Here's my interview with Mally for makinglifebetter.com: "Pretty in Pink." She also shared some great tips with me for "Make a Tired Face Look Better — Instantly!" Nothing here requires 20 minutes in front of a mirror in the morning. Who has time for that when the kids need to get to school?

Have fun checking out Mally's how-to videos on QVC and on her website (see above). You'll get great tips, and I'm sure you'll find her to be just as much fun as I did.

After all, it's a kick to play with makeup and to look girly now and then — even if you're heading out to a Little League game.

March 09, 2022

How Does This Social Media Stuff Work, Anyway?

Are you on Twitter? Facebook? Chances are, if your kids are hitting the teen years, they're there. Or they want to be.

What's the best way to know what they're up to? Get involved with social media yourself. It's not that difficult — and it's a lot of fun. More and more parents are sharing tips via social media. Many parenting magazines now have Facebook pages, and the parenting community is "tweeting" like mad these days!

I wrote an article, for the April issue of the American Society of Journalists and Authors newsletter, about how writers can use social media to advance their careers. But the article is really helpful for anyone who wants to get started with social media. Check it out here. You can download the PDF at no charge. The article is on page 10.

I'd love to hear how you're using Twitter, Facebook or other social media to connect with other parents. Please leave a comment!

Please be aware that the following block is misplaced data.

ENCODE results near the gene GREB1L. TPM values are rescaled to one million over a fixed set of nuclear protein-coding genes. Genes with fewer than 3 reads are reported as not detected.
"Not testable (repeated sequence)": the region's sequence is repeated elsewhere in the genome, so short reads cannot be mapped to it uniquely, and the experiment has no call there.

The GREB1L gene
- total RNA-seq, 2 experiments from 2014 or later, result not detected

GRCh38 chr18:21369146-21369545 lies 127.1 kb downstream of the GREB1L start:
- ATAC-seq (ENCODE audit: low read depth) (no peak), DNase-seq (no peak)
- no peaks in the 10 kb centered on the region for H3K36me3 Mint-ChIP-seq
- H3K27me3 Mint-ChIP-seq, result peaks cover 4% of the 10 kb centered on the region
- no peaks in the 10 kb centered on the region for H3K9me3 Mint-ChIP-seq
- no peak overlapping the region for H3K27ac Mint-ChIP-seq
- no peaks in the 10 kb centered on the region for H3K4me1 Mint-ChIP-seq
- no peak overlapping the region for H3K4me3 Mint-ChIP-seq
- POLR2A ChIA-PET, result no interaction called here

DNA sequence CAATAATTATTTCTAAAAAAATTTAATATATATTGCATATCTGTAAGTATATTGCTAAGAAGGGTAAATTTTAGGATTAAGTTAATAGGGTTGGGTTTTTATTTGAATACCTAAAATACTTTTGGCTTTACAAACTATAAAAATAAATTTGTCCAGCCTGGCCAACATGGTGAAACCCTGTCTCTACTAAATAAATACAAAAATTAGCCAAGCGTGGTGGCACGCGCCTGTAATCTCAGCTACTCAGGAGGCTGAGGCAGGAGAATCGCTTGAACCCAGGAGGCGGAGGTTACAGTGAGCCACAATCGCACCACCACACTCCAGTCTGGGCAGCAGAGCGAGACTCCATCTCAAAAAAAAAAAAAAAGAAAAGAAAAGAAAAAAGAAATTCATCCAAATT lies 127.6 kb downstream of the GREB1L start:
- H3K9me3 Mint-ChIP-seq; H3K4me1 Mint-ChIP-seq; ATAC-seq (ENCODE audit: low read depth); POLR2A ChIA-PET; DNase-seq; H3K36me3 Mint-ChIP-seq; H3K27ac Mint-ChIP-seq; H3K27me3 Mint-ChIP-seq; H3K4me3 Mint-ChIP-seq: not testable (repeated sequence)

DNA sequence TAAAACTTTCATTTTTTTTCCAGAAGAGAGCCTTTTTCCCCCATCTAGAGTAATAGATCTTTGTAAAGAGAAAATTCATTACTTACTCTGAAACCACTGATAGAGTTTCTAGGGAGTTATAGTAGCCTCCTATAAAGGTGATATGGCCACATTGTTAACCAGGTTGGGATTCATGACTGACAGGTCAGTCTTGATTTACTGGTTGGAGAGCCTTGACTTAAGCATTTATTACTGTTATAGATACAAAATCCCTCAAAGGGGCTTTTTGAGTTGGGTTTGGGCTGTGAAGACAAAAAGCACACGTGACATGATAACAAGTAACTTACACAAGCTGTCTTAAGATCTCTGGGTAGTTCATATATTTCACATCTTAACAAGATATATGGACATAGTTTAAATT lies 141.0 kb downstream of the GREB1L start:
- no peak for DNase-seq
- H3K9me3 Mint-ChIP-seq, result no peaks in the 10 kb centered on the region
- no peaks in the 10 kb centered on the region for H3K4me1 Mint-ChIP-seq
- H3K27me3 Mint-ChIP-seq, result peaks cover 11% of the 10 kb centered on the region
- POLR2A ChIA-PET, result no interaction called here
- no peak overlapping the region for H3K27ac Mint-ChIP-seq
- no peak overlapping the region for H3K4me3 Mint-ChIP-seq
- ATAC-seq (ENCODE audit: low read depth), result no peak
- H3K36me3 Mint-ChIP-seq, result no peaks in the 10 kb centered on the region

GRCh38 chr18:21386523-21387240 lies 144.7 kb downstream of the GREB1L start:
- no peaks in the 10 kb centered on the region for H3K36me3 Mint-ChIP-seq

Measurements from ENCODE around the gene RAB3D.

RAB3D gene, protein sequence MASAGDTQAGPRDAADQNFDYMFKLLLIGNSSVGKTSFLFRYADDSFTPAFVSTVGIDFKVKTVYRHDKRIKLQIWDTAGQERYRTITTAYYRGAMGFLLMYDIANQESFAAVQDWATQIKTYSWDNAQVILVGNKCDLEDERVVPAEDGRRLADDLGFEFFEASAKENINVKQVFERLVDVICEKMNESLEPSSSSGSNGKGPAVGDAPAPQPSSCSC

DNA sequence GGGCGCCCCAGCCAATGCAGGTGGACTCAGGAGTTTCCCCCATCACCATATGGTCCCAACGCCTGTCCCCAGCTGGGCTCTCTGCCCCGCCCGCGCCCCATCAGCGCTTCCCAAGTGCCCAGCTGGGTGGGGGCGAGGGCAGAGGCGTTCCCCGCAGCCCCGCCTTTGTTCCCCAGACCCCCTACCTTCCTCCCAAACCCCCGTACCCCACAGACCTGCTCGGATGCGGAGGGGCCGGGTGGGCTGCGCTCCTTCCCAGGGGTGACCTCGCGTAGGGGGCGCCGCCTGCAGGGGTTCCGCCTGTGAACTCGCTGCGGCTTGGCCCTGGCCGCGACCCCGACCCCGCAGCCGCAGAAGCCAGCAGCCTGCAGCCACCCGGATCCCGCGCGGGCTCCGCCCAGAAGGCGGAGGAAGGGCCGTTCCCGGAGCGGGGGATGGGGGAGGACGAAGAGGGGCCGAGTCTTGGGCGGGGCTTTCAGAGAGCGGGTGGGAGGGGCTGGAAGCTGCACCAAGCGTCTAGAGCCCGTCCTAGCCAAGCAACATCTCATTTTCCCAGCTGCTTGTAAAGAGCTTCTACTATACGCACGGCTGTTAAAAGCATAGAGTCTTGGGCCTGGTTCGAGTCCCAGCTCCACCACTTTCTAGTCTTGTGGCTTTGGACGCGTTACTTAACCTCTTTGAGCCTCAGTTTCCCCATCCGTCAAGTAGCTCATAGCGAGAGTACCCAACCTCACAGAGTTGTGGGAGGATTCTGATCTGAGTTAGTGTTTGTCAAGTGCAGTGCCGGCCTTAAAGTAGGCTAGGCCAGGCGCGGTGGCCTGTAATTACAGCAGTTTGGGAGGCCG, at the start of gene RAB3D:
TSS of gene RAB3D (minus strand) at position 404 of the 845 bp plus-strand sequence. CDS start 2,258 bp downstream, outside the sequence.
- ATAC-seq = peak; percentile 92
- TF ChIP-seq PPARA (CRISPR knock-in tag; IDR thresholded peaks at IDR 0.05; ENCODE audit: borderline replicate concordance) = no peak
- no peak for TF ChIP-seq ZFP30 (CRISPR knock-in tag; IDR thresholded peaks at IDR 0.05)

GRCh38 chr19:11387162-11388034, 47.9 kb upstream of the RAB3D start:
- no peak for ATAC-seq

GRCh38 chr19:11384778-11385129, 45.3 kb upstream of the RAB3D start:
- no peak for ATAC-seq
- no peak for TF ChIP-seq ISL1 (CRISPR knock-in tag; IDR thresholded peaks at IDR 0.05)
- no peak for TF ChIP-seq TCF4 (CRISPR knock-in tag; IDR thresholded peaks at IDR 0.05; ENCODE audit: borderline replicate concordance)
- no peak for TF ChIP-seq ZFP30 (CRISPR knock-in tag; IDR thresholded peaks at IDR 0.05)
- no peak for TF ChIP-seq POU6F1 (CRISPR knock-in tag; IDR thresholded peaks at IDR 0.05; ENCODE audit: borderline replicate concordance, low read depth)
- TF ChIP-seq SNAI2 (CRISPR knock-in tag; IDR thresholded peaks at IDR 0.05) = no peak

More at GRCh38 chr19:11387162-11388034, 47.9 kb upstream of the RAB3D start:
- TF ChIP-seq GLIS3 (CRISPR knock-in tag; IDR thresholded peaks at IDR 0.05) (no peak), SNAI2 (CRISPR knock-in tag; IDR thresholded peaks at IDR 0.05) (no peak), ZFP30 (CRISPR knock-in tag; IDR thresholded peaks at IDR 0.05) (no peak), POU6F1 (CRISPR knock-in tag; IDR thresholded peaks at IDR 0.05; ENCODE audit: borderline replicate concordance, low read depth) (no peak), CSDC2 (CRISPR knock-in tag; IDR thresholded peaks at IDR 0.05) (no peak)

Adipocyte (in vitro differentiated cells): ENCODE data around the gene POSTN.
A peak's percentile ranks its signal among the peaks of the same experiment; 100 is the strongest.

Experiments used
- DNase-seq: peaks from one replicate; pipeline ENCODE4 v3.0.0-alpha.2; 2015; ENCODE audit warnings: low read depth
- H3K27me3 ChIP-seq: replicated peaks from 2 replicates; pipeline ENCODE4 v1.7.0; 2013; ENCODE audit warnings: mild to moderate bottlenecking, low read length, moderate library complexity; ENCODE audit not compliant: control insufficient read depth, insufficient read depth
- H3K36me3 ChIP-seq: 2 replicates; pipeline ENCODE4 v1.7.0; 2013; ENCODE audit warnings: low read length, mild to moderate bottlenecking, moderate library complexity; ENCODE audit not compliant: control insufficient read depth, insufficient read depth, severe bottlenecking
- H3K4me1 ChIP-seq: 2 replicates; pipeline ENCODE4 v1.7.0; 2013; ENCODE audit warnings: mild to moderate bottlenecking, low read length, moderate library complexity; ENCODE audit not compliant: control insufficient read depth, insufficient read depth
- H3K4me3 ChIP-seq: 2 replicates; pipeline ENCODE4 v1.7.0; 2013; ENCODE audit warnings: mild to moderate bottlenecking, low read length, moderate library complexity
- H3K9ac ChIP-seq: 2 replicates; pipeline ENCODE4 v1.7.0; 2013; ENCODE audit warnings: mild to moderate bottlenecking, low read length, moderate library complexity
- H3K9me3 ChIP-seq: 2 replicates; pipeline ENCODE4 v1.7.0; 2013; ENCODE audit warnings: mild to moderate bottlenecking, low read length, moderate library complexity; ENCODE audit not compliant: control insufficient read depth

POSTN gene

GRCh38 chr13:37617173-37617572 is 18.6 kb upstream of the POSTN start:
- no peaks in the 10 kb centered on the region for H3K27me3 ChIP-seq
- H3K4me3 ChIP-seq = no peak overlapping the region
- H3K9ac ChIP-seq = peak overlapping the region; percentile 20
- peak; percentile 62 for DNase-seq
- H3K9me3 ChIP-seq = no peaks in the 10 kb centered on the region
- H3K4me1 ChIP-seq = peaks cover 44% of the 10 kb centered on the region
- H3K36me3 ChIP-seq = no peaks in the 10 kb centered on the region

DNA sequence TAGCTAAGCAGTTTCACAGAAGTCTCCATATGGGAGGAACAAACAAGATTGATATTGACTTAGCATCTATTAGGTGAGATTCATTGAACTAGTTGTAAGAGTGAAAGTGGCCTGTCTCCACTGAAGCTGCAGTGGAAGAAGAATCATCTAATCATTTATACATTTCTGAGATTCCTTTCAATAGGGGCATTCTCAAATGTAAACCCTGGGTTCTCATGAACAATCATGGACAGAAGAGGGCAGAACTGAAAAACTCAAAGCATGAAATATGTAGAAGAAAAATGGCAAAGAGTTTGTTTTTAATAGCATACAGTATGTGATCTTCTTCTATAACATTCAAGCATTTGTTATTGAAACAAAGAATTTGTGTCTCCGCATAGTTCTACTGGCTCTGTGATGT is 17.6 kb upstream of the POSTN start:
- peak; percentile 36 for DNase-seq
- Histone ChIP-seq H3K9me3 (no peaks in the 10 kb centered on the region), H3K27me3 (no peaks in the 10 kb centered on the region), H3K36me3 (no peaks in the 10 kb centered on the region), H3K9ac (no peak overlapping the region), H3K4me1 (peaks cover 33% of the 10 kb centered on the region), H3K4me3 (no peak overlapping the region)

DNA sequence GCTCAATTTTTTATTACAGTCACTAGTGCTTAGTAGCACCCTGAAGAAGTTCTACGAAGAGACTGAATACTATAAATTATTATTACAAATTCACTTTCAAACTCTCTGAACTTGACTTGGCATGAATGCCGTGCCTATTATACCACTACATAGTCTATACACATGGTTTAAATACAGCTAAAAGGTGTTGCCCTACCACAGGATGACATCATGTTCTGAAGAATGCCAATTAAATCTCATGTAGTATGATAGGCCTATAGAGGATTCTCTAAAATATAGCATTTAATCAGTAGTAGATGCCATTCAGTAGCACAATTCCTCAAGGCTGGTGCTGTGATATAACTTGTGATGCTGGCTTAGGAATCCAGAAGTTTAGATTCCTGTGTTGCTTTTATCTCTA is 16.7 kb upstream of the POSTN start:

P.S. Of course, when I'm sitting her tweeting away and chatting with my parent buddies on Facebook, I look JUST like this model! ;)

March 03, 2022

Identity Thieves: Are They Targeting Your Kids?

When my son was in elementary school, we used the Internet to look up facts on dinosaurs, earthquakes and Benjamin Franklin for school reports. But now, as a seventh grader, Matt is starting to dip his toe into the social aspects of the Internet, such as e-mail and instant messaging. I’m sure he’ll be wanting to check out Facebook or My Space before long. (Although I’m certainly not pushing it!)

Of course, we’ve had conversations about the importance not posting personal information on the Web, for safety’s sake. But now the Federal Trade Commission (FTC) is urging kids to avoid posting personal information for another important reason: identify theft. The problem isn’t just for adults anymore, they say.

PROTECTING CHILDREN’S INFO ONLINE